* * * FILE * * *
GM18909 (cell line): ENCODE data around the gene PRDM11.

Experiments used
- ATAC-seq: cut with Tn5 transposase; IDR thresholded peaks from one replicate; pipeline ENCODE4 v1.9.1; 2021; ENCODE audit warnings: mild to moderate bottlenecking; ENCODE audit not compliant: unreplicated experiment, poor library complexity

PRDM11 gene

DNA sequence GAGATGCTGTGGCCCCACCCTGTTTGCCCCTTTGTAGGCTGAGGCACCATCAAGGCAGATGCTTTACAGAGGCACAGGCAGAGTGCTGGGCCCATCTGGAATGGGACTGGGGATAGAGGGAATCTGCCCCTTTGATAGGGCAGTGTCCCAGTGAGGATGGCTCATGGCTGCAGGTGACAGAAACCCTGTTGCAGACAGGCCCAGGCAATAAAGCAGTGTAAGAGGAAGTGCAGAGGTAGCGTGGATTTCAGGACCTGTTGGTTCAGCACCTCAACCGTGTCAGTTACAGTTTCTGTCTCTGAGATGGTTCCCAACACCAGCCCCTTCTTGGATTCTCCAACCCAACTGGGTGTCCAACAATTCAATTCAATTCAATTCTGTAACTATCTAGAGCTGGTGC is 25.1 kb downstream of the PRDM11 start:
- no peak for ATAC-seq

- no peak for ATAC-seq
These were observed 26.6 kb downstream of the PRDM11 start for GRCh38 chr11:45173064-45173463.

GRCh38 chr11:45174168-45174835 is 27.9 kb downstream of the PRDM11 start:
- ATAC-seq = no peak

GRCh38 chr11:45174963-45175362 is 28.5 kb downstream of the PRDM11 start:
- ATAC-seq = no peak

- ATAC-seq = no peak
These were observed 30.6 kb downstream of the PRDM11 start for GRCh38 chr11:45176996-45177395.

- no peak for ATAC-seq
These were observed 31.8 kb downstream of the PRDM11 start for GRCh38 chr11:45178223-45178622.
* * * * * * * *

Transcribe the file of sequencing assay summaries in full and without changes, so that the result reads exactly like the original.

GM18909 (cell line): ENCODE data around the gene PRDM11.

Experiments used
- ATAC-seq: cut with Tn5 transposase; IDR thresholded peaks from one replicate; pipeline ENCODE4 v1.9.1; 2021; ENCODE audit warnings: mild to moderate bottlenecking; ENCODE audit not compliant: unreplicated experiment, poor library complexity

PRDM11 gene

DNA sequence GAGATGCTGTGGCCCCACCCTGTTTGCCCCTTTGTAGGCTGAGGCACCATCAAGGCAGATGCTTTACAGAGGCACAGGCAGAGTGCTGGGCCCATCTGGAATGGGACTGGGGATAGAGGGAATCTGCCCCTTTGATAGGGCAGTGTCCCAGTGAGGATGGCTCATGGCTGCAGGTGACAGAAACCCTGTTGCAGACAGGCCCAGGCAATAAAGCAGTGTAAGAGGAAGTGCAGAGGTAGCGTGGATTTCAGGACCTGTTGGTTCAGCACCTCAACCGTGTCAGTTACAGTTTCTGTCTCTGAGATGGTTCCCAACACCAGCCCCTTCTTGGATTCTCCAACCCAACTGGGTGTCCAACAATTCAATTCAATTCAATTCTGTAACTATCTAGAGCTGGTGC is 25.1 kb downstream of the PRDM11 start:
- no peak for ATAC-seq

- no peak for ATAC-seq
These were observed 26.6 kb downstream of the PRDM11 start for GRCh38 chr11:45173064-45173463.

GRCh38 chr11:45174168-45174835 is 27.9 kb downstream of the PRDM11 start:
- ATAC-seq = no peak

GRCh38 chr11:45174963-45175362 is 28.5 kb downstream of the PRDM11 start:
- ATAC-seq = no peak

- ATAC-seq = no peak
These were observed 30.6 kb downstream of the PRDM11 start for GRCh38 chr11:45176996-45177395.

- no peak for ATAC-seq
These were observed 31.8 kb downstream of the PRDM11 start for GRCh38 chr11:45178223-45178622.